Geopolitics

In Europe, Subtle Signs Of A Softening On Putin's Russia

There are still plenty in the European Union taking a hardline against the Kremlin. But a counter bloc is emerging from the corridors of the European Parliament.

Putin in Svtiltsa, Russia, on Jan. 19
Pavel Tarasenko and Yegor Fedorov

MOSCOW — European leaders continue to accuse Russia of spreading disinformation, with a recent European Parliament forum billed as a probe into the "efficiency" of Moscow's propaganda efforts. But the Jan. 17 debate also featured some members of Parliament who defended Russia, blaming Brussels for restricting freedom of speech and accusing Western countries of "paranoia."

In light of evolving positions in Europe about the issue, several Russian experts told Kommersant they do not foresee new restrictions of European policy in regards to Moscow.

The point of view of most of the European deputies has not changed since November 2016, when the European Parliament adopted a resolution charging Russian authorities with using "a wide range of mechanisms and tools, such as think tanks, foreign language channels, pseudo-information agencies and multimedia services, social networks and Internet trolls to attack democratic values, to divide Europe and make it seem like the EU's eastern neighbors have adopted a failing approach."

In the Jan. 17 debate European member of Parliament from Lithuania, Petras Aštryavičius, warned his colleagues: "Bots and trolls factories are at the service of Russian authorities 24-7, so this subject should not only come up in our discussions during presidential campaigns."

Danish Social Democrat Jeppe Kofod added: "Russian interference with elections is becoming the norm," citing Latvia, Lithuania, Estonia, Spain, Hungary, Bulgaria, Italy, Germany and the UK as Russia's "victims."

Most of the false information is not illegal.

There is still no single approach to what is to be considered disinformation. The first meeting of the high-level expert group established by the European Commission was set up in Brussels on Jan. 15 to counter the spread of false information on social media and traditional networks. This group will have two more meetings before publishing a report on disinformation in April. One of the key tasks of the group is to create a definition of "false information."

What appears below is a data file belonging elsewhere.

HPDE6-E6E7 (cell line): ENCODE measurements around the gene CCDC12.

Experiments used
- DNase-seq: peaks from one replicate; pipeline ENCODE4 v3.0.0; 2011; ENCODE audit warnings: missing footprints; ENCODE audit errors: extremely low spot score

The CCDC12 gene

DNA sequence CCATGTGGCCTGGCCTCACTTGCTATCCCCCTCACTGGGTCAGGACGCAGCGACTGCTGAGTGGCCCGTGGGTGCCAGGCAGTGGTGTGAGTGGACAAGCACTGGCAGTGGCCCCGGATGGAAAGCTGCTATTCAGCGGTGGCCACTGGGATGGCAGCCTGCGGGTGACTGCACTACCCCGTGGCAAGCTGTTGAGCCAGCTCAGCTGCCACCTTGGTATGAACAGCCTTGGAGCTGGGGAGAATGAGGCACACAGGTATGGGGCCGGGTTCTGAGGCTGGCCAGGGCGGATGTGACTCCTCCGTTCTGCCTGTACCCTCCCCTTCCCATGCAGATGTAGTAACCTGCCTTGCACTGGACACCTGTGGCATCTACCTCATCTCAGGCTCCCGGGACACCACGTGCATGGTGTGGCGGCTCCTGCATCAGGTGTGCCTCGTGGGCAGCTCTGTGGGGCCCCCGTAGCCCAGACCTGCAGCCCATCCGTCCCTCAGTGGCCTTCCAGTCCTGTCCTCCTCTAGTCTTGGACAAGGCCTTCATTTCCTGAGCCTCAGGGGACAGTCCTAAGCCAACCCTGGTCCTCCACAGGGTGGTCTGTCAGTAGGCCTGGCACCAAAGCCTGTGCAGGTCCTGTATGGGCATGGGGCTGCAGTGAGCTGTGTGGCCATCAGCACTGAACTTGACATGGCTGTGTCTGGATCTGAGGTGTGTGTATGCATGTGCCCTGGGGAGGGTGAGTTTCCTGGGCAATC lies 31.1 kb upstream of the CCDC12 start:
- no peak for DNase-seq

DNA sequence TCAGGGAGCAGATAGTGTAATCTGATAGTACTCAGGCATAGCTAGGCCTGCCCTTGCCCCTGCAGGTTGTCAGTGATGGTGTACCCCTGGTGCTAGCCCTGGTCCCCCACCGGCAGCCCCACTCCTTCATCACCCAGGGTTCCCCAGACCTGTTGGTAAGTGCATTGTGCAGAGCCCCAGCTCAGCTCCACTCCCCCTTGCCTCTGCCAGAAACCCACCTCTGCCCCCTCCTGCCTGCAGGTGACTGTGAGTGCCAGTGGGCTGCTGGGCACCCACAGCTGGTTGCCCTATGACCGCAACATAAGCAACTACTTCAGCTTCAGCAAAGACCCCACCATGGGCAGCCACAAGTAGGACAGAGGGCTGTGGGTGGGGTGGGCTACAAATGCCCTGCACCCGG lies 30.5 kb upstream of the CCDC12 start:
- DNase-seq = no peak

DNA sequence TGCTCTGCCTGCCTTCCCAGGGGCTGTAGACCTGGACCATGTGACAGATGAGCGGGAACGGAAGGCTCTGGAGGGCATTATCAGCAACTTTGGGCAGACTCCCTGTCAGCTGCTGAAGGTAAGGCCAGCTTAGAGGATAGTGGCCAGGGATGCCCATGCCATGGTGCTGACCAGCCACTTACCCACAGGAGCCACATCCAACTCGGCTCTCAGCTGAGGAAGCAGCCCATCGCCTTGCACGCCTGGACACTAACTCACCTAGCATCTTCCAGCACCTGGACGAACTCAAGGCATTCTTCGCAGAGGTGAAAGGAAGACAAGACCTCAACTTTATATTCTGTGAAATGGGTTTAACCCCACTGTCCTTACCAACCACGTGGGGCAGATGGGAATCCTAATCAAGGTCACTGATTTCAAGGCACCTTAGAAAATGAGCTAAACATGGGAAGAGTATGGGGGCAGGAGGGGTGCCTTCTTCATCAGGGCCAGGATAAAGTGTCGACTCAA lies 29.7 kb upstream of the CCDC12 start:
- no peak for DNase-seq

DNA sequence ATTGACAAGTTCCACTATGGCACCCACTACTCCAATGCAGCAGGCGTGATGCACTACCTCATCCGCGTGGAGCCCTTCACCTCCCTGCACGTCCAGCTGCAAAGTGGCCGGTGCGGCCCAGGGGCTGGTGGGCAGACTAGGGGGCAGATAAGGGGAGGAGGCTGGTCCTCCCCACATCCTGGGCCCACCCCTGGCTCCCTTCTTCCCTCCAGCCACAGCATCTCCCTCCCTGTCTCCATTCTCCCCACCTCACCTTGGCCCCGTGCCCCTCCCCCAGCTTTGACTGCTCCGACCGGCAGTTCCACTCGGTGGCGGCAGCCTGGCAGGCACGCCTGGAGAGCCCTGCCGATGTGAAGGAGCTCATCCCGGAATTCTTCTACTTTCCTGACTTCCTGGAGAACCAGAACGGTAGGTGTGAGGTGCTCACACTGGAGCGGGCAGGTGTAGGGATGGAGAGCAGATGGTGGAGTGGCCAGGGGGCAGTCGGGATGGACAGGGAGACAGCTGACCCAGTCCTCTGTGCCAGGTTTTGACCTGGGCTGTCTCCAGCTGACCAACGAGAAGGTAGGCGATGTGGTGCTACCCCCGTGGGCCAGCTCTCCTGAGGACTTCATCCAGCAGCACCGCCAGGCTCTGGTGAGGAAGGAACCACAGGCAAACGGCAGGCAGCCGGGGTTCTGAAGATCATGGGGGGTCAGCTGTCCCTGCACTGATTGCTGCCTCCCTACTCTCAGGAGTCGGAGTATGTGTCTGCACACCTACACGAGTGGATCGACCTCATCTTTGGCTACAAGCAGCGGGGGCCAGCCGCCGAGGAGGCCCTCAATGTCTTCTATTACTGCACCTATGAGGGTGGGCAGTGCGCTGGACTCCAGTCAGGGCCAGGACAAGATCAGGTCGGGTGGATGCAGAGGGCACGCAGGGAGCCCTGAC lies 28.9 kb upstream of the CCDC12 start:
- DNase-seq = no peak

As explained by the European Commissioner for Digital Economy Maria Gabriel: "most of the false information is not illegal," and therefore its dissemination does not violate the legislation of the European Union.

The Russian authorities have repeatedly denied wrongdoing, or any violation of European norms. For example, the Russian Foreign Minister Sergey Lavrov claimed that leaders of some European countries are using "unfounded rhetoric about Russian propaganda and hybrid threats' in order to justify their actions that violate basic democratic principles. On Jan. 15 at a press conference on the results of the year, Lavrov condemned "the attitude towards RT, Sputnik in the U.S. and France", as well as "the expulsion of Russian journalists and the shutting down of Russian channels in Moldova, Ukraine, Latvia and other countries."

At this month's debate in the European Parliament, such a position got some unexpected backing. Estonian MP Jan Toom said: "In my childhood, asking who is to blame, I always heard one thing: Western capitalism and Ronald Reagan. Now I constantly hear that everything is personally Vladimir Putin"s fault. I cannot agree with such a black-and-white approach."

Do not shift blame.

UK's Gerard Batten urged his colleagues "not to shift the blame for their own mistakes on Russia." He accused European politicians of wanting to distract citizens of their countries from serious problems like uncontrolled migration and the stagnation of the Eurozone. "Putin is not the reason for your unpopularity, you are," said the deputy getting applause from a number of his colleagues.

"People simply repeat the mantra that they have some evidence of Russia supporting Catalan separatists. But do they really? This is half-paranoia, half a political strategy aimed at preventing good relations with Russia," said the Spanish member of the European Parliament, Javier Couso Permuy, who occasionally appears on RT.